When it comes to fighting it out in court, Abraham Lincoln observed that “he who represents himself has a fool for a client.” This maxim is especially true for companies in Georgia. Whether it’s a good idea to do so (it’s not), individuals have a constitutional right to represent themselves in Georgia courts.This self-representation is often referred to via the Latin phrase pro se which means “for one’s self” or “on one’s own behalf.” But the right of self-representation is not afforded to business entities such as corporations and limited liability companies.
Companies must be represented by a licensed attorney in Georgia courts. The rationale for this rule is that companies that avail themselves of the benefits of incorporation (including alternative tax treatment, protection from personal liability and opportunities for fractional ownership) must also accept the commensurate burdens. Among these burdens is the requirement that the company hire a lawyer to sue or defend in court.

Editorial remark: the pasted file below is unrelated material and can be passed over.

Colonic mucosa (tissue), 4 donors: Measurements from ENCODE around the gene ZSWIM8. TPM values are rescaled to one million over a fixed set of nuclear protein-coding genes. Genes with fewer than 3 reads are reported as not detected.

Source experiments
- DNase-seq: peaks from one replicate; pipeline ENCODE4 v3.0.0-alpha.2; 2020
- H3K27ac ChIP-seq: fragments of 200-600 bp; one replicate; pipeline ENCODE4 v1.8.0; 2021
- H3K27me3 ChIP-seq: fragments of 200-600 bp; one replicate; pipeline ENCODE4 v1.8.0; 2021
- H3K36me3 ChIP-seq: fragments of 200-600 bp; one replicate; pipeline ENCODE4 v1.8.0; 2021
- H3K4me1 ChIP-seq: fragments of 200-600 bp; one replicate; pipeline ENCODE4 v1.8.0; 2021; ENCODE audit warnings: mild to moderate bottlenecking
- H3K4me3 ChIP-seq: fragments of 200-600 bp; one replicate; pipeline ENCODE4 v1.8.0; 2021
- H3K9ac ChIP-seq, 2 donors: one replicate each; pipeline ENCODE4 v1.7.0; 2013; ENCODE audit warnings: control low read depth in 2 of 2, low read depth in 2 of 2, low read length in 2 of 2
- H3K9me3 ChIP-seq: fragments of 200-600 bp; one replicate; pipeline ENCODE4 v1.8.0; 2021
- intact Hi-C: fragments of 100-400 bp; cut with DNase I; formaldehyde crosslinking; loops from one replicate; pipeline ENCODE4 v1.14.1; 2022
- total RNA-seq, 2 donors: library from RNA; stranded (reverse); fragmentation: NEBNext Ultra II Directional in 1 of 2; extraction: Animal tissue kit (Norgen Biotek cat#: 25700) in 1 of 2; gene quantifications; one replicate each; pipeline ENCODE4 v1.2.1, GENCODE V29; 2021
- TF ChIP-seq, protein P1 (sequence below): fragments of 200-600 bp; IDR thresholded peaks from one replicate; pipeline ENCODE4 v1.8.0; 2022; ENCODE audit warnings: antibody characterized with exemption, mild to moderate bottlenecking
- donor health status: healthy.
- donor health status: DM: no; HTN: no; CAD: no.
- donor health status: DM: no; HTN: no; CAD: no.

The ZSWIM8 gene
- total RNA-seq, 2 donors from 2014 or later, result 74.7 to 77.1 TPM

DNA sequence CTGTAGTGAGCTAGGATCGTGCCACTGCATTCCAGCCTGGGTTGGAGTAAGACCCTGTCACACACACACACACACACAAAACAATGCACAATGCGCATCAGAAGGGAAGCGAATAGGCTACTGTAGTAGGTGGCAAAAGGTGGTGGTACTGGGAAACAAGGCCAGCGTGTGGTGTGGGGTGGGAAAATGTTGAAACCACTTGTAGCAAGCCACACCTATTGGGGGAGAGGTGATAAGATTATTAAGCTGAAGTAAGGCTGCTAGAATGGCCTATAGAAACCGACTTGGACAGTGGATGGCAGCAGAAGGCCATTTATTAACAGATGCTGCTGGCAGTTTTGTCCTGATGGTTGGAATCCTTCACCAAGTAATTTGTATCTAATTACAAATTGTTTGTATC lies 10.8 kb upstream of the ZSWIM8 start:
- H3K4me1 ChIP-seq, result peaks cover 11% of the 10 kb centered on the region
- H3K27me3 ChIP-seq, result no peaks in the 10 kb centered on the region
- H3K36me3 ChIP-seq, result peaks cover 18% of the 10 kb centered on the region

Companies that attempt to skirt this rule often regret it. A filing submitted to a Georgia court on behalf of a company that is not signed by a licensed attorney is generally stricken from the record. This can result in a judgment being entered against the company long before it has the opportunity to present its case at trial. An individual who attempts to represent a company in a Georgia court without a law license commits a crime: the unauthorized practice of law, which is punishable by a fine of up to $1,000 and up to a year in jail.
Like most rules, there is an exception. A non-lawyer may appear in Magistrate Court on behalf of a company. Magistrate Court is a court of limited jurisdiction, which only hears cases involving petty crimes and civil matters with no more than $15,000 in dispute.
Any business worth building is worth protecting. If your business finds itself in court, hire a lawyer to ensure that its interests are protected.